Universe parts are missing

August 04, 2017

In 1998, astronomers discovered something strange about the universe.

It is speeding up, not slowing down as expected under the pull of gravity.

Something is pushing the universe apart faster and faster and astronomers are clueless as to what is causing it.

This mysterious force has been given the equally mysterious name of dark energy.

Astronomers can see its effects by its tug on galaxies.

It is the biggest mystery of them all and it makes up 74 per cent of the universe.

When astronomers try to create a detailed inventory of all the matter and energy in the universe they run into a curious problem — the vast majority of it is missing.

In reality, only four per cent of the matter and energy in the universe has been found.

The other 96 per cent, made up mainly of dark energy and dark matter, remains elusive.

Strange as it may sound, most of the universe made up of stuff we cannot see.

Dark energy is really weird stuff, best thought of as an elastic, repulsive gravity, which cannot be broken down into particles.

Astronomers know what it does, but they do not know what it is.

So far, the greatest achievement with dark energy is giving it a name.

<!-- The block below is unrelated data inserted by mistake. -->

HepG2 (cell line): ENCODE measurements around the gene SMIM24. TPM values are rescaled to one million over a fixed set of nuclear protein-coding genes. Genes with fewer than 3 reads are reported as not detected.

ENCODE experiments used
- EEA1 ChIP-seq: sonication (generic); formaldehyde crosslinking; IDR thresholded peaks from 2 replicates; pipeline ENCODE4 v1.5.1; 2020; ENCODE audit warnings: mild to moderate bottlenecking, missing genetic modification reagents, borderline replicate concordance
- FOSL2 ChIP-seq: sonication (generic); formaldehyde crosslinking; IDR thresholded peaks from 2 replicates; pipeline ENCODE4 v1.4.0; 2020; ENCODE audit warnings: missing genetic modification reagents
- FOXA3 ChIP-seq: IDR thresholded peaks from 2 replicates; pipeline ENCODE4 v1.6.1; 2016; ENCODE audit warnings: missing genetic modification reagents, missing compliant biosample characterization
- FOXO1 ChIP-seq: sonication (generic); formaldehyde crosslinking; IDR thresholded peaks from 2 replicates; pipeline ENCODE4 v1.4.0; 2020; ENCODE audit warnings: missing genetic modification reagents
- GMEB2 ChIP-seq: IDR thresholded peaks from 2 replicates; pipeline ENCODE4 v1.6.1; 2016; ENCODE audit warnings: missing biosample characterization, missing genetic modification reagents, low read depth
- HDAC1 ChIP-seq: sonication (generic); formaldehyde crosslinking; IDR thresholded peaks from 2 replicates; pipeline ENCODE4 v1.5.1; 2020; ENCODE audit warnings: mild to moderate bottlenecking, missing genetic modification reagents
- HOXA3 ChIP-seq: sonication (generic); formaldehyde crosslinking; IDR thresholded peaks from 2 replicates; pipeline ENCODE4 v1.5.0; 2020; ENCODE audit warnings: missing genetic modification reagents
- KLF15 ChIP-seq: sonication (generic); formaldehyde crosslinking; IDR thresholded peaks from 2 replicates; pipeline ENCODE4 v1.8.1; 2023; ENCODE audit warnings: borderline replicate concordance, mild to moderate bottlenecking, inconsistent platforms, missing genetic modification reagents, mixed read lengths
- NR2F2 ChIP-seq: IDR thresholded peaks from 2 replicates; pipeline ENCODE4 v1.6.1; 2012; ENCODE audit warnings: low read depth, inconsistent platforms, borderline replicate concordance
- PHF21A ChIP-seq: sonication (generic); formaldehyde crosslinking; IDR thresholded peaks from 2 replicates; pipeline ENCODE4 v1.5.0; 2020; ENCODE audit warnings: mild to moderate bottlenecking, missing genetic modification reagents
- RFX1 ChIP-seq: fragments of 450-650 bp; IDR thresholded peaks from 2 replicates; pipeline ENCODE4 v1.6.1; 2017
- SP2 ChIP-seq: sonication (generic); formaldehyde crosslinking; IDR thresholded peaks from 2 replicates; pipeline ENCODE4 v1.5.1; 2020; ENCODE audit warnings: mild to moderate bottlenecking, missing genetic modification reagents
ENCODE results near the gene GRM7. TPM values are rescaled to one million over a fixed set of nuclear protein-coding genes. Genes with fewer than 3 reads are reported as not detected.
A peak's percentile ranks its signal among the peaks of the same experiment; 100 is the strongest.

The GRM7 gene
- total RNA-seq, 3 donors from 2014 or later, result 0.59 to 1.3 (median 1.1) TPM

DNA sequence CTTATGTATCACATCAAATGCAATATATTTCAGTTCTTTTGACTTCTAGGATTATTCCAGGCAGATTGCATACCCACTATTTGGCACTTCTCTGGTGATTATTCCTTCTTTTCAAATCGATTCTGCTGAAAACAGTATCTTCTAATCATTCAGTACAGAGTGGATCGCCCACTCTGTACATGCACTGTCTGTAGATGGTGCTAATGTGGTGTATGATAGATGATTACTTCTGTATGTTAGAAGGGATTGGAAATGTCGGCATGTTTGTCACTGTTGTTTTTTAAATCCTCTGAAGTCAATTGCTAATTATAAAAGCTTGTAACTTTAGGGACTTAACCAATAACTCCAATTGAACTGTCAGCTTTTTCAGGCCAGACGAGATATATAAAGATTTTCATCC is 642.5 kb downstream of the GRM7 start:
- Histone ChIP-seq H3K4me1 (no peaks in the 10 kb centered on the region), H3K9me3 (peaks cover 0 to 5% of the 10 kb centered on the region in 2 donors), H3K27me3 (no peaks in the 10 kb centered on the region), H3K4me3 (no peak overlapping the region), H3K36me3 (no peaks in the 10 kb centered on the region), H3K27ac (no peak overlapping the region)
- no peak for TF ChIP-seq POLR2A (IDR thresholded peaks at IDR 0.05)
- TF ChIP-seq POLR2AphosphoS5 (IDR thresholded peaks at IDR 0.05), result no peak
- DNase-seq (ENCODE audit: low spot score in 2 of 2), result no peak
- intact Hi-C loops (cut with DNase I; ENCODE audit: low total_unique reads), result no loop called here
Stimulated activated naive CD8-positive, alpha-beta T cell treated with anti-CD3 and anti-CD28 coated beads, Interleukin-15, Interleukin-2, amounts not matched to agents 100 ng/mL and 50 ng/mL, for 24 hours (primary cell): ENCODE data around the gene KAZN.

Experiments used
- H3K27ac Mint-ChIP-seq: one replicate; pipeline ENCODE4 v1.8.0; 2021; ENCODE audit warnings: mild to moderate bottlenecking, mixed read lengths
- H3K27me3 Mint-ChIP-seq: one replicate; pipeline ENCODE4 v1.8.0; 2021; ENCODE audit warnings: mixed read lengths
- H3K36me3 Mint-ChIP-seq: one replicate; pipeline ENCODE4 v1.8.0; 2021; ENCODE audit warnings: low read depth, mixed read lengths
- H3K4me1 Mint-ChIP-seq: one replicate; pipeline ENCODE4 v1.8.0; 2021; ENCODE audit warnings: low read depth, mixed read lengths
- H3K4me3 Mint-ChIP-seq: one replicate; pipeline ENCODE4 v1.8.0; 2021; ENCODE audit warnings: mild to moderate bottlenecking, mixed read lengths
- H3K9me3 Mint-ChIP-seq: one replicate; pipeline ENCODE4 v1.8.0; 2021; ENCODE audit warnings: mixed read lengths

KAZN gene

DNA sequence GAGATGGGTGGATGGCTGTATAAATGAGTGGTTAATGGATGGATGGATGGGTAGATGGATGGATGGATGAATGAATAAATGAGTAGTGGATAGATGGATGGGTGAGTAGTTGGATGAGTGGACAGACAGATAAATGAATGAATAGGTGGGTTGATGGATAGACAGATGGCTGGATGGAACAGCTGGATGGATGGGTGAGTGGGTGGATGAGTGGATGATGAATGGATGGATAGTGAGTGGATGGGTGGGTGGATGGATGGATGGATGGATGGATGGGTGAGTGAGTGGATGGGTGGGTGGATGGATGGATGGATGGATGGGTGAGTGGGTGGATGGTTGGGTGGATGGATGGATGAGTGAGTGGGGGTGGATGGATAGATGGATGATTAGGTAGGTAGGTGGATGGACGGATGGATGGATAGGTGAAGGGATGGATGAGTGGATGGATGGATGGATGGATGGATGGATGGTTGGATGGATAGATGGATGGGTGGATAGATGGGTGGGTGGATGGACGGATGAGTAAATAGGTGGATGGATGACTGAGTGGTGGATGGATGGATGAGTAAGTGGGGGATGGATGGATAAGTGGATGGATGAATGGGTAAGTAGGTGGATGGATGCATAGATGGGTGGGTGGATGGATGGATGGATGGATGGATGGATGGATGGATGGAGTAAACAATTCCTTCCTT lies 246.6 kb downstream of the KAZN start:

We are really at the very beginning of this puzzle.

Cosmologists estimate the acceleration of the universe started roughly seven billion years ago.

If the acceleration continues indefinitely, the ultimate result will be that all the galaxies we can see will disappear, lost forever beyond our cosmic horizon.

So, what lies beyond space?

Good question. Do you have another? Because this is a toughie.

When we look around us, we take the space for granted.

We know space is the distance between two objects but, what lies beyond is unknown at this stage.

Probably more space?

Astronomers know at the time of Big Bang everything exploded out of a point called singularity.

What most of us do not realise is that at that time there was no space.

There was only this single point in the cosmos and nothing else.

It is difficult to imagine and understand, isn’t it?

David Reneke is a feature writer for Australasian Science magazine and a science correspondent for ABC and commercial radio. Get David’s free astronomy newsletter at www.davidreneke.com

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